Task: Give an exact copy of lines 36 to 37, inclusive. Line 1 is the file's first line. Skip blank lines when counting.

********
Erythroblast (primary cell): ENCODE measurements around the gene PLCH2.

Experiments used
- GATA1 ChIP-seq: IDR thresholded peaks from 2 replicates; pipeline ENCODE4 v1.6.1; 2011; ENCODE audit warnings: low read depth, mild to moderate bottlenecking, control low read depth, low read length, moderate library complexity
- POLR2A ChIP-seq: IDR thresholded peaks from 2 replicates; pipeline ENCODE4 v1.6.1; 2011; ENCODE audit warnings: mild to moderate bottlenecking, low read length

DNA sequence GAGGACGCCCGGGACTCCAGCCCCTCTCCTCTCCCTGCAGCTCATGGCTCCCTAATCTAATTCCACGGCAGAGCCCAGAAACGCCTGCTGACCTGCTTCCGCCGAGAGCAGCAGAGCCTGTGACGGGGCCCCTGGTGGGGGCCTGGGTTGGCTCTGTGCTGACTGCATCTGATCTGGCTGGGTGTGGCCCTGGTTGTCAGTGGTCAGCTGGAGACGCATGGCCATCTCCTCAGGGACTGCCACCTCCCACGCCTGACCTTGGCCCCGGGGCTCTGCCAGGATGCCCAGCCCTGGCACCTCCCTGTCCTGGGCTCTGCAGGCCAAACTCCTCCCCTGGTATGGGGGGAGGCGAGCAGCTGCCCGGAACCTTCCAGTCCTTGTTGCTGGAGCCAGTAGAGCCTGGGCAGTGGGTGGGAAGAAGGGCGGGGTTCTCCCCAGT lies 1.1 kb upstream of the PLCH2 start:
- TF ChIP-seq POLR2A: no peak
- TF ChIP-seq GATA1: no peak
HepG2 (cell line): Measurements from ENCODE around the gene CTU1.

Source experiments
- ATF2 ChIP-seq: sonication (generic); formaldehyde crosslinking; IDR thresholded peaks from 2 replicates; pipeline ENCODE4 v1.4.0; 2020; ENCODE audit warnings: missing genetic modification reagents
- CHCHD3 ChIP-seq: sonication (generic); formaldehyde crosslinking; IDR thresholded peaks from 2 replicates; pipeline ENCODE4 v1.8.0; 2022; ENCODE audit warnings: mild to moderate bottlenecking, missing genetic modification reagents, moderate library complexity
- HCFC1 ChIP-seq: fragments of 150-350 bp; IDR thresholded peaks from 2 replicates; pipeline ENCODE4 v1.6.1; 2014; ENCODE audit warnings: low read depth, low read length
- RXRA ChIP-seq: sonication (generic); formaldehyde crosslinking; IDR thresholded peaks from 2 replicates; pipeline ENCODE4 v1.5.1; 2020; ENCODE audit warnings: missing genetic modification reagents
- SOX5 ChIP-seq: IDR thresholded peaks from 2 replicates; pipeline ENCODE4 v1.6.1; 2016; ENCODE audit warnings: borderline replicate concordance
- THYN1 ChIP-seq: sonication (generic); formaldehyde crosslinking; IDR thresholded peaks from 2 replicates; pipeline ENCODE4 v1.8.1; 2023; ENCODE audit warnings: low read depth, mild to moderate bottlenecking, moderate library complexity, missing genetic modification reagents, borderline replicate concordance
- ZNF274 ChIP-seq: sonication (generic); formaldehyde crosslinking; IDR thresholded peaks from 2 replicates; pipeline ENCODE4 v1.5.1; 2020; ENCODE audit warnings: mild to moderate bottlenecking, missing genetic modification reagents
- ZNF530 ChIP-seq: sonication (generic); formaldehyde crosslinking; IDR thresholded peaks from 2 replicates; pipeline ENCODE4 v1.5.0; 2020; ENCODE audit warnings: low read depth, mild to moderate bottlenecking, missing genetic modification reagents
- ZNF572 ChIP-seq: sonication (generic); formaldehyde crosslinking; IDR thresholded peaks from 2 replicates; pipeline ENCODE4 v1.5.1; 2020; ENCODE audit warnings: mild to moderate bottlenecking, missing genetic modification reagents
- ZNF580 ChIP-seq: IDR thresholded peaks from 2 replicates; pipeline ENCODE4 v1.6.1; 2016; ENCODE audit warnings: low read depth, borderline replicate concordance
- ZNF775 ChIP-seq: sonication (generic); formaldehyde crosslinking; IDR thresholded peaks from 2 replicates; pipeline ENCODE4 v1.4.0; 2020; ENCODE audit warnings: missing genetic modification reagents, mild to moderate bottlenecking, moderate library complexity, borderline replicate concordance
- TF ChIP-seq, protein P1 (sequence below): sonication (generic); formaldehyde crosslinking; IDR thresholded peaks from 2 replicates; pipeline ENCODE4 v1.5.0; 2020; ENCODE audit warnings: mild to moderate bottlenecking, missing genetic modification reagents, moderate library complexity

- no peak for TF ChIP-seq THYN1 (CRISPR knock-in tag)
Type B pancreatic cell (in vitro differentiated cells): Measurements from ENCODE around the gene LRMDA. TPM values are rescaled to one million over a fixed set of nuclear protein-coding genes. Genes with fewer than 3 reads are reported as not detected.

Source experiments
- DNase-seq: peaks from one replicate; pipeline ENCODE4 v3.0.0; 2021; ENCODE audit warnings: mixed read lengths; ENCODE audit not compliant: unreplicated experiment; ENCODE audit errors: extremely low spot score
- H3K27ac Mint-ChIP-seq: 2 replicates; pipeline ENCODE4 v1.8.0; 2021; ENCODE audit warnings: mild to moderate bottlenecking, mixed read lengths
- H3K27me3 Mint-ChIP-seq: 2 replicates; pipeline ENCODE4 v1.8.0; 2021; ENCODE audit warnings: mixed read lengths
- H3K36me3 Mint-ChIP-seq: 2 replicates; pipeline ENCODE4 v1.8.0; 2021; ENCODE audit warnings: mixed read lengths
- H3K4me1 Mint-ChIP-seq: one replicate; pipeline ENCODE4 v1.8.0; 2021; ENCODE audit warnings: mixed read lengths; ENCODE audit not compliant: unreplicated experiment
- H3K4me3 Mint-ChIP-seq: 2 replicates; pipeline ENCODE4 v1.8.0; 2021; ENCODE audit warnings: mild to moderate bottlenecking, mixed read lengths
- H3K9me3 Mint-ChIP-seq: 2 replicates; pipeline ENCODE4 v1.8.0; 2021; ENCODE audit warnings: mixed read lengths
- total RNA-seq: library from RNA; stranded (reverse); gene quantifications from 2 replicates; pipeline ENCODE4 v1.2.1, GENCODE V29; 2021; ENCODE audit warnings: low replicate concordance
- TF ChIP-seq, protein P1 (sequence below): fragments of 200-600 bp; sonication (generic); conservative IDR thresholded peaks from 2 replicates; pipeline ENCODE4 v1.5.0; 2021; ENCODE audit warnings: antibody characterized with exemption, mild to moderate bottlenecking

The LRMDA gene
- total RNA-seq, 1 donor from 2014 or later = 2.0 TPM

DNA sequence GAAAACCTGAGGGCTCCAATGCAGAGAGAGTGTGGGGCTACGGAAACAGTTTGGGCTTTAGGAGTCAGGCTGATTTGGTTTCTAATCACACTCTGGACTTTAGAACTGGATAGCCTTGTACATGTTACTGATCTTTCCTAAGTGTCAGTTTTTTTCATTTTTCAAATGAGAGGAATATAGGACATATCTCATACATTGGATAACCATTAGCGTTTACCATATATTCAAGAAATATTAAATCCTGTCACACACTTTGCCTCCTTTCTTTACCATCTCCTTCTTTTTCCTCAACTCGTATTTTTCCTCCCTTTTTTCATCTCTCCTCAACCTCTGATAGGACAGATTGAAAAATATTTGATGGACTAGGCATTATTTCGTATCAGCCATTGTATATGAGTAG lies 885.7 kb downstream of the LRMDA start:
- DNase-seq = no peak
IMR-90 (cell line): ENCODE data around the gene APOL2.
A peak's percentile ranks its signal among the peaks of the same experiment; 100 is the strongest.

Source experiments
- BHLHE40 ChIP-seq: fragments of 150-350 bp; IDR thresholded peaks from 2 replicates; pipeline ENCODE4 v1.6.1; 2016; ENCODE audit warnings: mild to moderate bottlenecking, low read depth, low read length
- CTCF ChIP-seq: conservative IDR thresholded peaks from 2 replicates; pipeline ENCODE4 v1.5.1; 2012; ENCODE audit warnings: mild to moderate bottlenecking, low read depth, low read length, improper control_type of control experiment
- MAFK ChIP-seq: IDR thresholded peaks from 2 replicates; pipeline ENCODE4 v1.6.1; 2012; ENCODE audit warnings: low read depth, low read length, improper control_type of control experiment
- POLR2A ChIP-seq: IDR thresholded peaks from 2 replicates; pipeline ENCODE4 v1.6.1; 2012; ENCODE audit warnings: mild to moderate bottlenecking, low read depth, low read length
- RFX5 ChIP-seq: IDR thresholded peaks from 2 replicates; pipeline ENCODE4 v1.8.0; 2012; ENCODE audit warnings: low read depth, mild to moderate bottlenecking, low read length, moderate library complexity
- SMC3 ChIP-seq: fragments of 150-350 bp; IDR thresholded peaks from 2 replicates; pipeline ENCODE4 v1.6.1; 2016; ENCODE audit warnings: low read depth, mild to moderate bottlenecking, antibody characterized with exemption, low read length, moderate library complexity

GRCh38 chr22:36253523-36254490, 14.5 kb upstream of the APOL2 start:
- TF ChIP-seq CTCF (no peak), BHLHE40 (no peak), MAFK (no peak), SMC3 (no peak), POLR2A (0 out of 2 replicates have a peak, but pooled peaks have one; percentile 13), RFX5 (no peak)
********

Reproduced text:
DNA sequence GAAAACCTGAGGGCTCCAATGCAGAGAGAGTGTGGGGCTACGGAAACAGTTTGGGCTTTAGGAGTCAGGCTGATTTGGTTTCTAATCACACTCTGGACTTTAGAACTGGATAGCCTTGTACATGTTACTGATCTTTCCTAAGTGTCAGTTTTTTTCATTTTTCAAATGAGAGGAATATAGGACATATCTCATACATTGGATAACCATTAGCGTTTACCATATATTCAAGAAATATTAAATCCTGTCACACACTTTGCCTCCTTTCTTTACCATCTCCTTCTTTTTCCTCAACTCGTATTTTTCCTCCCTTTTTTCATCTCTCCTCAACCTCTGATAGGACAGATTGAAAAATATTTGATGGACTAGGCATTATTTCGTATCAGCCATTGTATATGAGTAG lies 885.7 kb downstream of the LRMDA start:
- DNase-seq = no peak